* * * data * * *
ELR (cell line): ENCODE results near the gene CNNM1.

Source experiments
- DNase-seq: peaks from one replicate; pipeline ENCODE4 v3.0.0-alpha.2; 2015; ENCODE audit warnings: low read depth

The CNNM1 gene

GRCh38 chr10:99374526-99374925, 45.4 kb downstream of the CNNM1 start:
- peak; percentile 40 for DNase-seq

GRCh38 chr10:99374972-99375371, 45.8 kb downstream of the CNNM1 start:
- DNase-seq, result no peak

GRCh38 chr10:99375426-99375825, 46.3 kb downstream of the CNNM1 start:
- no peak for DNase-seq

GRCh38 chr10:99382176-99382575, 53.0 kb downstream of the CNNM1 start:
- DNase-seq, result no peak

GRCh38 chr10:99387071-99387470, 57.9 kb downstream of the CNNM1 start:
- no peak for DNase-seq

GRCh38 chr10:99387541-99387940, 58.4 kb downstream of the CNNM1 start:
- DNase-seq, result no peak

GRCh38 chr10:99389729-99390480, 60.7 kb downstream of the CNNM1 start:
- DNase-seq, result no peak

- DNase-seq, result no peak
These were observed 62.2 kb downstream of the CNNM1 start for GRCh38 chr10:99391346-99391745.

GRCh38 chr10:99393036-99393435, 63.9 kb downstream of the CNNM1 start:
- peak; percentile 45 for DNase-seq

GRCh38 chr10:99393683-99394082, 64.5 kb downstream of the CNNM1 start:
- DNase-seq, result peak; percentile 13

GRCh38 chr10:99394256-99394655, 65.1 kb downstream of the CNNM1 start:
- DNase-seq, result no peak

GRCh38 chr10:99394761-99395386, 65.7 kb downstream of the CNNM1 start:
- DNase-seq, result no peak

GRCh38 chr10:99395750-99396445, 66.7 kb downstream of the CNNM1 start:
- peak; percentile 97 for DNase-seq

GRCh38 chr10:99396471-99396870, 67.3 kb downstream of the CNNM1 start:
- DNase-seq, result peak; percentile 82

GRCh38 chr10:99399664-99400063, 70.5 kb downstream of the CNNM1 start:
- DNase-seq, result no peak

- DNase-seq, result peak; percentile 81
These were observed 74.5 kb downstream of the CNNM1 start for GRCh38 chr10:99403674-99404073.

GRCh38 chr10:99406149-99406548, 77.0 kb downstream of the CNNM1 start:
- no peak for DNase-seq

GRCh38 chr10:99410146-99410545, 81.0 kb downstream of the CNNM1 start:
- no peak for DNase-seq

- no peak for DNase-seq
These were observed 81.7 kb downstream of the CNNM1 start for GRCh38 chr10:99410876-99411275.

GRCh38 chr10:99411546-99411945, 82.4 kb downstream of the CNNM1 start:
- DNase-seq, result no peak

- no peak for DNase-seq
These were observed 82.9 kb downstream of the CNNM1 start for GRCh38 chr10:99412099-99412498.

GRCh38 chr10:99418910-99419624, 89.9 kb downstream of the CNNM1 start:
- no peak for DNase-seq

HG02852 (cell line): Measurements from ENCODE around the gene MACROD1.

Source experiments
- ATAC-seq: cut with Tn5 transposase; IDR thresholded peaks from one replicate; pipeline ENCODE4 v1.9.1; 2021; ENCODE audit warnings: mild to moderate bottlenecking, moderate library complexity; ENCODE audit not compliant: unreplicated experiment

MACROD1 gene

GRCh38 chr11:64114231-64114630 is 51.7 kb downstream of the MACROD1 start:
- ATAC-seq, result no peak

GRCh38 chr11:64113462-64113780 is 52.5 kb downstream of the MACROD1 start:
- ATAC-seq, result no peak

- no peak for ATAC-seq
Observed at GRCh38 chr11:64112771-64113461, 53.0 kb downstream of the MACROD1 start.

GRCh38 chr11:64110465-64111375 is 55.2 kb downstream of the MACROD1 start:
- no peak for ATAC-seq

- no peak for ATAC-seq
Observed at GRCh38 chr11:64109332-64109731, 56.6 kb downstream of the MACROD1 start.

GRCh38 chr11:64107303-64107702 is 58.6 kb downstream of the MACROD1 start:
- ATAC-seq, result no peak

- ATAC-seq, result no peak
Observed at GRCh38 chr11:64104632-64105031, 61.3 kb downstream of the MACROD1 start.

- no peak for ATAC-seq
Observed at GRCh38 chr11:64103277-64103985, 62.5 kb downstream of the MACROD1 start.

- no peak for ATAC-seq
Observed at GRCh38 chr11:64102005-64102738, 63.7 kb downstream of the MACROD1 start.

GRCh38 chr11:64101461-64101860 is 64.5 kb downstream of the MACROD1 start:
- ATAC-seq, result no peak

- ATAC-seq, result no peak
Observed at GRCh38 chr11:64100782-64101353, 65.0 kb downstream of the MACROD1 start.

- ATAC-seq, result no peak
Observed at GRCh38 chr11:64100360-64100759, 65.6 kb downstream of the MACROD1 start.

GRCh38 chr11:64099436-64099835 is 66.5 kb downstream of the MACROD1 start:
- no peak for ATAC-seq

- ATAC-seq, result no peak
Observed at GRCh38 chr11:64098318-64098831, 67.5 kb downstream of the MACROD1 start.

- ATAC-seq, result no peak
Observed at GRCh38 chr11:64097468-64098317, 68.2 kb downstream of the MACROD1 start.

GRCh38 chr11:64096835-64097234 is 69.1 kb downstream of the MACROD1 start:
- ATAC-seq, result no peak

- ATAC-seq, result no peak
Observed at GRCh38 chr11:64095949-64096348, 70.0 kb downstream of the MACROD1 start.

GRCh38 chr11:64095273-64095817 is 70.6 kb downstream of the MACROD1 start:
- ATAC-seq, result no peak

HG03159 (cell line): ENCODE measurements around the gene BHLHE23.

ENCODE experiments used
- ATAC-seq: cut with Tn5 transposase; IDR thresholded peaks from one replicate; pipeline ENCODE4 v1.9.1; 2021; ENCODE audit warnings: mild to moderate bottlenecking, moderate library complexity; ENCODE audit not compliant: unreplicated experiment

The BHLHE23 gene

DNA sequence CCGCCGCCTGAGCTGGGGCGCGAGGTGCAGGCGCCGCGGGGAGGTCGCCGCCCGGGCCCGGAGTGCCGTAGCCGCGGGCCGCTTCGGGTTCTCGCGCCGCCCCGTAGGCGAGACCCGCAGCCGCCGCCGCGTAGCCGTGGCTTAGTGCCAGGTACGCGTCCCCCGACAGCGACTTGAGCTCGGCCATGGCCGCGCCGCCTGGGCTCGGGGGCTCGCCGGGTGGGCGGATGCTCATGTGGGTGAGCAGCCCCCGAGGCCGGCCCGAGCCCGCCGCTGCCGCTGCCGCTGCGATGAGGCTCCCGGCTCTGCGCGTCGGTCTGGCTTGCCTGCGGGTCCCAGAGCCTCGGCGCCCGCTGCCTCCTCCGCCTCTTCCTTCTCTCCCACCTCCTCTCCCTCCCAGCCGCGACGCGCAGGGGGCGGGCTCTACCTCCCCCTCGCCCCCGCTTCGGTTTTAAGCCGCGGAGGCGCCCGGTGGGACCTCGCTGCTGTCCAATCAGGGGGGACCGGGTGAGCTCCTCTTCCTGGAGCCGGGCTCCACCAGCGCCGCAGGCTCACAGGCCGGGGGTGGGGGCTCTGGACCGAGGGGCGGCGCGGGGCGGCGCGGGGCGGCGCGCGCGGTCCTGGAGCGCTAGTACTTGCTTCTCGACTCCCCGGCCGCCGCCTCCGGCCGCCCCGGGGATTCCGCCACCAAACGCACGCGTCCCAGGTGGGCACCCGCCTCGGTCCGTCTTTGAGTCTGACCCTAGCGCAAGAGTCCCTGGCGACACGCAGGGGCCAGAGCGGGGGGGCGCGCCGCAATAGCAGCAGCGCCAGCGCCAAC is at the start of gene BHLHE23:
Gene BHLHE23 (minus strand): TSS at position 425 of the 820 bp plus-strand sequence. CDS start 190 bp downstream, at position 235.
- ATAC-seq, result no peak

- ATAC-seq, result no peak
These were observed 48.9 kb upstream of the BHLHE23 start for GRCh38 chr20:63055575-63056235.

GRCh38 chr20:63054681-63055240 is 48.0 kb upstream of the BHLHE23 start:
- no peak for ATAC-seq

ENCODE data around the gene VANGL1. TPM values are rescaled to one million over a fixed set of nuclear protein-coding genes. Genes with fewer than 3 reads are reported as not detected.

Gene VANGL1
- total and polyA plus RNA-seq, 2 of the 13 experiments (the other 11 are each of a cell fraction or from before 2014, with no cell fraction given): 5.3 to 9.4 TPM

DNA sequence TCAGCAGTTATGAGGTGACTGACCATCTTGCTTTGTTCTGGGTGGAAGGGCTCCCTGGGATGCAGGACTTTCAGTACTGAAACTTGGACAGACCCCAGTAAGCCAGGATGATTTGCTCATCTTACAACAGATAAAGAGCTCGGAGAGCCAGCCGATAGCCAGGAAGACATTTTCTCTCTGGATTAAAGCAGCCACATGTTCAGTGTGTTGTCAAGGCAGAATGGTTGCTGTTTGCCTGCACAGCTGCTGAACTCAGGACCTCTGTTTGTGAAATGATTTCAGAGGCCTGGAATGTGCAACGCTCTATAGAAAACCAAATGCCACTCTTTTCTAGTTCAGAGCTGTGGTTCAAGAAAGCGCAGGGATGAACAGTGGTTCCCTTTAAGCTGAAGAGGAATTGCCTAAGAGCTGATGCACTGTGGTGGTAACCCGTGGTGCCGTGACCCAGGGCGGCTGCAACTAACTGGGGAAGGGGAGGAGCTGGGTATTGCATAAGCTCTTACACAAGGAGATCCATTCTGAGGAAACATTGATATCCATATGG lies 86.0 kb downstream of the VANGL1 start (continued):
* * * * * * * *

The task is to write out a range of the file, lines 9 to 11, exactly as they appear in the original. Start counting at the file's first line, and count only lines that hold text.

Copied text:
GRCh38 chr10:99375426-99375825, 46.3 kb downstream of the CNNM1 start:
- no peak for DNase-seq

GRCh38 chr10:99382176-99382575, 53.0 kb downstream of the CNNM1 start: